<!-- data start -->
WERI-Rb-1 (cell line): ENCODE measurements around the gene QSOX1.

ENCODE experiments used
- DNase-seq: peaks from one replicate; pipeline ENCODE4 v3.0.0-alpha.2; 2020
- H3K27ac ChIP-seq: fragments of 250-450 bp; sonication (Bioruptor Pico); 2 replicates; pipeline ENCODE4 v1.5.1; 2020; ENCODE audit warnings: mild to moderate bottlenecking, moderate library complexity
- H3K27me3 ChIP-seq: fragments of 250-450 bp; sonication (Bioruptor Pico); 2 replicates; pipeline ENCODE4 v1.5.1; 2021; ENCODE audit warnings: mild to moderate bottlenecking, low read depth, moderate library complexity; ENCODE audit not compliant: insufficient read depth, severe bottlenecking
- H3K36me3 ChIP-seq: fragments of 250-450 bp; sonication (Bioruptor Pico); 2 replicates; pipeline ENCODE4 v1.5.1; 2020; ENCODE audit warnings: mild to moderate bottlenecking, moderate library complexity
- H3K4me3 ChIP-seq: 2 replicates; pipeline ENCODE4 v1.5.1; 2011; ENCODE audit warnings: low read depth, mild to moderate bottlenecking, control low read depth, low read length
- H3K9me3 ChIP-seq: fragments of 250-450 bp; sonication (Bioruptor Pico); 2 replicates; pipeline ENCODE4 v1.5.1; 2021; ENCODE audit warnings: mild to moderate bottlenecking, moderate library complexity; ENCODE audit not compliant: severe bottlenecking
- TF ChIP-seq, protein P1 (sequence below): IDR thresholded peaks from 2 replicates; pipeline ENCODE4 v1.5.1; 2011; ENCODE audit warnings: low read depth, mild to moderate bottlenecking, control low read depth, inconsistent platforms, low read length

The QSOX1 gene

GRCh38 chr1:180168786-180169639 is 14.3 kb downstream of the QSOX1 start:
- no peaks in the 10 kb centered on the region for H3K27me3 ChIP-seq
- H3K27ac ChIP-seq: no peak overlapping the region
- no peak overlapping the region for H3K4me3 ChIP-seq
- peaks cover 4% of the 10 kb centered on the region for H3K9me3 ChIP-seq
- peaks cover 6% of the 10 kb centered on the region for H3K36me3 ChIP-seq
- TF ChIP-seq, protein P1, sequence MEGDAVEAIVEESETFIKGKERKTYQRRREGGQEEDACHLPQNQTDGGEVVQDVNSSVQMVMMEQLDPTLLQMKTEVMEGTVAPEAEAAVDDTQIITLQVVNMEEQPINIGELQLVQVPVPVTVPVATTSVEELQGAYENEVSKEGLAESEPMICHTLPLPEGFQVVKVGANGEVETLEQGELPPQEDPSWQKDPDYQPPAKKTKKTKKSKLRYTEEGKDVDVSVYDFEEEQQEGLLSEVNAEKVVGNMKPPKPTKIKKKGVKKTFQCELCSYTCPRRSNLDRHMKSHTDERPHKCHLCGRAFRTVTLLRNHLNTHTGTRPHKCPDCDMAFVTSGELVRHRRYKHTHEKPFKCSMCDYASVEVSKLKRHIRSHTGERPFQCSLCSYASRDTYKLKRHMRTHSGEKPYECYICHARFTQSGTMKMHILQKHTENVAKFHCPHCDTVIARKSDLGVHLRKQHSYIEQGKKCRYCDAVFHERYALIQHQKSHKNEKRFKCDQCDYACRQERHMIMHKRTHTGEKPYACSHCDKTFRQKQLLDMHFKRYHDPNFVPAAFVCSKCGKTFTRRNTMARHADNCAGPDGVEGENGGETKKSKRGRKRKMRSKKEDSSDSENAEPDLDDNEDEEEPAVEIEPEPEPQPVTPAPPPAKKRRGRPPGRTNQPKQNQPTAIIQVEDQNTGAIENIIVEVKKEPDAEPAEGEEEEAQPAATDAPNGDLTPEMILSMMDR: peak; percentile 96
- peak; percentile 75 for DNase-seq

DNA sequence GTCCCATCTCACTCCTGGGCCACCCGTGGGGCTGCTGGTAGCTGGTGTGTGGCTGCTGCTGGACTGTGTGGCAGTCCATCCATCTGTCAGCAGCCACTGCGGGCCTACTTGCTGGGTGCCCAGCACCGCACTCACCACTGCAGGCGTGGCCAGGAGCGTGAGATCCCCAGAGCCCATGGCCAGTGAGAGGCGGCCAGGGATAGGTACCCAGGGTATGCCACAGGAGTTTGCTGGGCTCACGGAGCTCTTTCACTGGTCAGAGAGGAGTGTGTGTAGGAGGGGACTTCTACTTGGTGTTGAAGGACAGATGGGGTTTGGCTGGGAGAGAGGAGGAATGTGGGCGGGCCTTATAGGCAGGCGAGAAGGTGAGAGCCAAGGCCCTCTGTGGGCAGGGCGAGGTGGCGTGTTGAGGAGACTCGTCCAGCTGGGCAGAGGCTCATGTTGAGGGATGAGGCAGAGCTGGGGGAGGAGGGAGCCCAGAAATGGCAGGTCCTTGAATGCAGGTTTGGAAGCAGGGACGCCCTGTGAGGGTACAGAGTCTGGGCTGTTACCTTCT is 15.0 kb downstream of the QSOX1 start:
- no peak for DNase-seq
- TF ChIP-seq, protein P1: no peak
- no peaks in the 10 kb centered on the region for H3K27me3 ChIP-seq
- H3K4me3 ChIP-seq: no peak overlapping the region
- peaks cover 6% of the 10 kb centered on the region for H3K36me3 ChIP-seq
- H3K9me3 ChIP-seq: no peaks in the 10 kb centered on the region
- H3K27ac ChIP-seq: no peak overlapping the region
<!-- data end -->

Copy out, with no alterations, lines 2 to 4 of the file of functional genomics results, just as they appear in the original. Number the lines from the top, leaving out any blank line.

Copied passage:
ENCODE experiments used
- DNase-seq: peaks from one replicate; pipeline ENCODE4 v3.0.0-alpha.2; 2020
- H3K27ac ChIP-seq: fragments of 250-450 bp; sonication (Bioruptor Pico); 2 replicates; pipeline ENCODE4 v1.5.1; 2020; ENCODE audit warnings: mild to moderate bottlenecking, moderate library complexity